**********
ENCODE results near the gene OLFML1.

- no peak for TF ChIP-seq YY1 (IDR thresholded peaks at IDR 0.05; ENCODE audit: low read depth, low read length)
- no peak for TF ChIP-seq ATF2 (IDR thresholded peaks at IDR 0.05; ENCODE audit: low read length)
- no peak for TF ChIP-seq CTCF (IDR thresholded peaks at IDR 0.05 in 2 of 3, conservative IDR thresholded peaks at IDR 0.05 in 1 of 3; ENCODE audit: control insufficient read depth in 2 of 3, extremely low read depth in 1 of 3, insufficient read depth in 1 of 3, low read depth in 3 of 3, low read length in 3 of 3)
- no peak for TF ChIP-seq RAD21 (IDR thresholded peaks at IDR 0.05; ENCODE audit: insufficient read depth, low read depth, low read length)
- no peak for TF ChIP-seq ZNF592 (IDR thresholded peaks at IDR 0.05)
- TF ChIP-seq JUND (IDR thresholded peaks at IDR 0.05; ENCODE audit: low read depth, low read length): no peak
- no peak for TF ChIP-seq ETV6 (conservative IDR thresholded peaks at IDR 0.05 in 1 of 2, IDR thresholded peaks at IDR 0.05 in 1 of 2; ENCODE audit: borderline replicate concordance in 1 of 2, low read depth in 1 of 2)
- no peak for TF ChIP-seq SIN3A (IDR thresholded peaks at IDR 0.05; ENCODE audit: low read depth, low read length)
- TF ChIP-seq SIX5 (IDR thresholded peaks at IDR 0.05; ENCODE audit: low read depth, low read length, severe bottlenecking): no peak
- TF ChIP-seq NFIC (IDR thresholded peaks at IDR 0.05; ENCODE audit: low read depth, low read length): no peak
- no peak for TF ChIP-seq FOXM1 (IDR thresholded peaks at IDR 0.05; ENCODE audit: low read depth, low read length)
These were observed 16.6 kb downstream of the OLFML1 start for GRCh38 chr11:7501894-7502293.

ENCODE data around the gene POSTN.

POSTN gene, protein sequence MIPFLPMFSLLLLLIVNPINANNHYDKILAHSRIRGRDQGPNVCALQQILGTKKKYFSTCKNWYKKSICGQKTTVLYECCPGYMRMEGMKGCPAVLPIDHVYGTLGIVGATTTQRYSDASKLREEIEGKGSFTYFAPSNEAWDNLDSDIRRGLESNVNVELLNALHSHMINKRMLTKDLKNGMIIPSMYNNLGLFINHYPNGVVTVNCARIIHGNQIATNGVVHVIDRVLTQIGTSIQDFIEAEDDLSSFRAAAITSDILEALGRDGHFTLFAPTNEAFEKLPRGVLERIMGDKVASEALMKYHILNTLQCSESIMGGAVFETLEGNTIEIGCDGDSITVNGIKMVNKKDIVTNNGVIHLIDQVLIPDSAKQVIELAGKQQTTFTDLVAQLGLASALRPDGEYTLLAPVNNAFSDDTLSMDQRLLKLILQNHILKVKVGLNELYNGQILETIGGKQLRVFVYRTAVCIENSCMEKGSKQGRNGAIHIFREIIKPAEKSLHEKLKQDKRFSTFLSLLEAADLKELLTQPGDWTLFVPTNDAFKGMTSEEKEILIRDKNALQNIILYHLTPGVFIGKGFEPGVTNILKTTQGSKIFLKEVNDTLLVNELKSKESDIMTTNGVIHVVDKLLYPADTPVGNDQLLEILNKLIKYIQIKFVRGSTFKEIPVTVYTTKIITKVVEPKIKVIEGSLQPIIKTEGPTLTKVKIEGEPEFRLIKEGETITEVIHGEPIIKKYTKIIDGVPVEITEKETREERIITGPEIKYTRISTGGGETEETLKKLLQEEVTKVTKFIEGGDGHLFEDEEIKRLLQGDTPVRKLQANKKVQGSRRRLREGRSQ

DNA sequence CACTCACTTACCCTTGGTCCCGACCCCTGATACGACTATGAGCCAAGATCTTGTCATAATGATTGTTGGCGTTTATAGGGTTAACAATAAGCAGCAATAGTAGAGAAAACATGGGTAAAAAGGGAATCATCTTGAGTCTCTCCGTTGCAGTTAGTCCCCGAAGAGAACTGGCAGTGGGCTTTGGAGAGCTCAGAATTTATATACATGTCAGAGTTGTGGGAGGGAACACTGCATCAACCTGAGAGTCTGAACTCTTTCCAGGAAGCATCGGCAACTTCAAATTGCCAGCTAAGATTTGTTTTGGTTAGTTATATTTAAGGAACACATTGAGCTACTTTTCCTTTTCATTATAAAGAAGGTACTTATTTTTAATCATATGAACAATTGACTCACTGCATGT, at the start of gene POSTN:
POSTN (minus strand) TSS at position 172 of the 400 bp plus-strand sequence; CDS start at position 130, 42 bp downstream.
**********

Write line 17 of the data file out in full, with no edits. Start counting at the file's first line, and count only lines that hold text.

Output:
POSTN (minus strand) TSS at position 172 of the 400 bp plus-strand sequence; CDS start at position 130, 42 bp downstream.